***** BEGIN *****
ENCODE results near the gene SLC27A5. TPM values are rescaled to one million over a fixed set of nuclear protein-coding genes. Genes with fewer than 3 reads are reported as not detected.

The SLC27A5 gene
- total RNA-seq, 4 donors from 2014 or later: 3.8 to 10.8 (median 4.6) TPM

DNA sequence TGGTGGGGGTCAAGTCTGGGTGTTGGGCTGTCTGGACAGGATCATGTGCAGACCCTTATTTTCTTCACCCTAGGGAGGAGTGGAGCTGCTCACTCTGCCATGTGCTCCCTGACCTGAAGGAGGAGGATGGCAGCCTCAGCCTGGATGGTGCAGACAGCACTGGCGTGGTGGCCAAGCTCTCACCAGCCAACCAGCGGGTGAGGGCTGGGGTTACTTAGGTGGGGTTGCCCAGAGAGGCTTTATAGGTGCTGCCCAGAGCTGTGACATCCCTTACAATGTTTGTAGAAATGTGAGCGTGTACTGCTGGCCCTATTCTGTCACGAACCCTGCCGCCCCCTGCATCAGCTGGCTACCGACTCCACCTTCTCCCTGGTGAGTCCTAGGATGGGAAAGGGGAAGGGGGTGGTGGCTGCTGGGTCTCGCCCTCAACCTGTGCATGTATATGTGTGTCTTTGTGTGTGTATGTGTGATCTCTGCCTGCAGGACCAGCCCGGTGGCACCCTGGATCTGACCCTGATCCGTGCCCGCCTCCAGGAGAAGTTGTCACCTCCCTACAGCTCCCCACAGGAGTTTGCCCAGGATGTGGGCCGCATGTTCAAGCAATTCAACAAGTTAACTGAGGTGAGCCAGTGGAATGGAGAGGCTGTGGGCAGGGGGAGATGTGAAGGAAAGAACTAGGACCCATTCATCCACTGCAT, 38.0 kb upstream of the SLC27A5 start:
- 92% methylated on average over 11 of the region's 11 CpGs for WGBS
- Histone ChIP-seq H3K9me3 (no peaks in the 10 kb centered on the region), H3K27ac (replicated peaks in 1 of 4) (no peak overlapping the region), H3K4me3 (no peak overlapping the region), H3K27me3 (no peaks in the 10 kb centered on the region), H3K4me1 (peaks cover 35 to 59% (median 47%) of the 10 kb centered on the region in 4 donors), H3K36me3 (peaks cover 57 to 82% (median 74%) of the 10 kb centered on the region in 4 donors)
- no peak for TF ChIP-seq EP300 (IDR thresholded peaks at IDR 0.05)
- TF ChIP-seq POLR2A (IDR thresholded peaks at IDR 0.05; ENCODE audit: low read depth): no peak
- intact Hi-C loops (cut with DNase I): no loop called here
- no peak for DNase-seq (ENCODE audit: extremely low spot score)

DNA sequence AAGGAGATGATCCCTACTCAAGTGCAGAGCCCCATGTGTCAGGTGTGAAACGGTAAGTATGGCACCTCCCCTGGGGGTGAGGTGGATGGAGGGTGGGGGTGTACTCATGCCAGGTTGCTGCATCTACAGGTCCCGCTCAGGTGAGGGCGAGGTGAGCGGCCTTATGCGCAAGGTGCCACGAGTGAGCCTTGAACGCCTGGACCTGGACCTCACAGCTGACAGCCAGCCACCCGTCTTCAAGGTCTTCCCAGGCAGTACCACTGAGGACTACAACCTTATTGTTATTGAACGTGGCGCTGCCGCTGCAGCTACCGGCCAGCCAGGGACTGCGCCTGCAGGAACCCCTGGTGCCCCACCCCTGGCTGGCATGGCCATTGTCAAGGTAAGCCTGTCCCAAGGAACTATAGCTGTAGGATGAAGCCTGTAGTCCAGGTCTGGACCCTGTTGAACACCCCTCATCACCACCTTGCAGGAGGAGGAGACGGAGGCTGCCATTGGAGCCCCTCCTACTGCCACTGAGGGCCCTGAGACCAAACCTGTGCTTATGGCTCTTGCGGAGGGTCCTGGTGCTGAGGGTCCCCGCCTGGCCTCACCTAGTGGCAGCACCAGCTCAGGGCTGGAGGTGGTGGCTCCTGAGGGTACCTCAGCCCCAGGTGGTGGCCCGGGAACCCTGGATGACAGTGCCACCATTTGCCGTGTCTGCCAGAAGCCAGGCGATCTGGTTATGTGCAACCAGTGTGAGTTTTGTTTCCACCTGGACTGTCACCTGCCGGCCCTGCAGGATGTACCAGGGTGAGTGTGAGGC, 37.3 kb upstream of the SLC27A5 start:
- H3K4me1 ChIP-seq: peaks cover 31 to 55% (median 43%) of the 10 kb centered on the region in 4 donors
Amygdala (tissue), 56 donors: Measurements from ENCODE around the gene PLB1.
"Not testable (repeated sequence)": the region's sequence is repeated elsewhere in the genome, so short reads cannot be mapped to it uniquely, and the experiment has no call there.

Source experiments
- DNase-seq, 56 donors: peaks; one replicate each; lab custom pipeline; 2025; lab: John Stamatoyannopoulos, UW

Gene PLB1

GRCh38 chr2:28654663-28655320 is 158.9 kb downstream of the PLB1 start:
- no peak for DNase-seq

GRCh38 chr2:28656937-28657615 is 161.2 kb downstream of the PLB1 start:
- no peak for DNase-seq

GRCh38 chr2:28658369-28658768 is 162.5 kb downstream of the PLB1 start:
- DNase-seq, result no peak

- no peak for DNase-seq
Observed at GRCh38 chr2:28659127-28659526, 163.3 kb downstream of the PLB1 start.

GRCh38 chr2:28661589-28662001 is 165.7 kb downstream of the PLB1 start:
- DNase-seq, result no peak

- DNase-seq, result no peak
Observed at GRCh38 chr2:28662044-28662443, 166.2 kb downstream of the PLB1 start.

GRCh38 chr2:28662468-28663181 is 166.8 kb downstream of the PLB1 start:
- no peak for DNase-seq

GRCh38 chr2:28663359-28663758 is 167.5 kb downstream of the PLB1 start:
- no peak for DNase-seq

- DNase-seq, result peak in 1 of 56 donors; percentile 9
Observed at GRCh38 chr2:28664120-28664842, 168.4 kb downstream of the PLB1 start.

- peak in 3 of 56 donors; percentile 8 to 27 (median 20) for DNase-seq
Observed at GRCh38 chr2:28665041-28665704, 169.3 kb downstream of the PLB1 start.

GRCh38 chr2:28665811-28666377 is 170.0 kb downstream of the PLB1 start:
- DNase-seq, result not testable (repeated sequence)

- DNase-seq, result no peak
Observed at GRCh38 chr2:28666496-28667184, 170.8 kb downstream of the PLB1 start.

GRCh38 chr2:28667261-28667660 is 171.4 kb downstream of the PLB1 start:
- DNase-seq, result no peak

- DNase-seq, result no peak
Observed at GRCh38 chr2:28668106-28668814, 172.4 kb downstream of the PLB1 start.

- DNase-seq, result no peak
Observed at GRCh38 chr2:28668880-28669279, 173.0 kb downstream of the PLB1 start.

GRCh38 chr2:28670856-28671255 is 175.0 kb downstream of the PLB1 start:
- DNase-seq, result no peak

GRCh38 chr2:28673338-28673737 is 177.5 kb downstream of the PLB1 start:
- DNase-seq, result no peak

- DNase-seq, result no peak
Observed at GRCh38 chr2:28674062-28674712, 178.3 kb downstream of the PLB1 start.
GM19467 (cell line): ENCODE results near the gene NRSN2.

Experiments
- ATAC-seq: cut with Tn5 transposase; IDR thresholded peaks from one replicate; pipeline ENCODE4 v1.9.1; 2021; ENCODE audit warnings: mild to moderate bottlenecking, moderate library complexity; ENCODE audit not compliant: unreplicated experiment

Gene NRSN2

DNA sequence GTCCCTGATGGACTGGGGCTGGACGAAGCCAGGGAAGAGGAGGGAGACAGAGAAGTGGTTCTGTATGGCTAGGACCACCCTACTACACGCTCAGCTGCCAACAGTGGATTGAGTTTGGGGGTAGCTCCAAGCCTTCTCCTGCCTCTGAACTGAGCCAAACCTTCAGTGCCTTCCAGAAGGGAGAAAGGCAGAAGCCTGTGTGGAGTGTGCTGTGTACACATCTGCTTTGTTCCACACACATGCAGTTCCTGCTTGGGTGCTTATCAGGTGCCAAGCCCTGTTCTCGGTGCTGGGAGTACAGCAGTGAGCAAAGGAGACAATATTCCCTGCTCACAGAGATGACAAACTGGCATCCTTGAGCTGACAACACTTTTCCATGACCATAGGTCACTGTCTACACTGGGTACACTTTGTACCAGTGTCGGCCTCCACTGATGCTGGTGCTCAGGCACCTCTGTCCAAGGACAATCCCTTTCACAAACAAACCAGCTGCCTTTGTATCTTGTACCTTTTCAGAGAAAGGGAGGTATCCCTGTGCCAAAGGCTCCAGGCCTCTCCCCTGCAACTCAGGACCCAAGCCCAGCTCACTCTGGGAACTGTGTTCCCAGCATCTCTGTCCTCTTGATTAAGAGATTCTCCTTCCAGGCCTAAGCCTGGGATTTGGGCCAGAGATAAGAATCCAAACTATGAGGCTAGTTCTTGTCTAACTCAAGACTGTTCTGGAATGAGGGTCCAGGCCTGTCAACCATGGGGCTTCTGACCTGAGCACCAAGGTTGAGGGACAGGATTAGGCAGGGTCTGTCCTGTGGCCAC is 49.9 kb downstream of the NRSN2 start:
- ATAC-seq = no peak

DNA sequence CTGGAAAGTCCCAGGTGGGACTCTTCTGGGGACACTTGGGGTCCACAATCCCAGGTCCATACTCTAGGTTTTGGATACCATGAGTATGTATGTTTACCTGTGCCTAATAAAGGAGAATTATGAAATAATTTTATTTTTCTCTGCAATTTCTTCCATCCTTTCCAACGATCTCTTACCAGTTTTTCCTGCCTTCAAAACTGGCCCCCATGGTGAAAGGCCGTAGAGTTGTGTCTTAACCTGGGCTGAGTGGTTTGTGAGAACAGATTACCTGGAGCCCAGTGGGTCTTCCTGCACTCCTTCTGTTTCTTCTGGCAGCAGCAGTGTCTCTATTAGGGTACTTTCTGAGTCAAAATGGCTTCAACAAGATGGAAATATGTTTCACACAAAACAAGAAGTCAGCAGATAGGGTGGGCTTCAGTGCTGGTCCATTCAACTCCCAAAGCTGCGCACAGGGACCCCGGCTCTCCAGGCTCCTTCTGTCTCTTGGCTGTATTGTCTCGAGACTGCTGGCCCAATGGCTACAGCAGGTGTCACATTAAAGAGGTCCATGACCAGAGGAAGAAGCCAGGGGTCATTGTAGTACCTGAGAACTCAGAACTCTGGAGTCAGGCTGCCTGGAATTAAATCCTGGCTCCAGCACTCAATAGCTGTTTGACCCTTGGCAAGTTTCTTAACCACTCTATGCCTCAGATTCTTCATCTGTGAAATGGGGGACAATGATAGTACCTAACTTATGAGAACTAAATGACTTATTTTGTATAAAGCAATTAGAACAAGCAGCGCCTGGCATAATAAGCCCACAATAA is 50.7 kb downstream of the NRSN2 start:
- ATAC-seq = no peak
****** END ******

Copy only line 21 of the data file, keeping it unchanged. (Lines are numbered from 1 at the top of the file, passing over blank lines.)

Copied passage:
- no peak for DNase-seq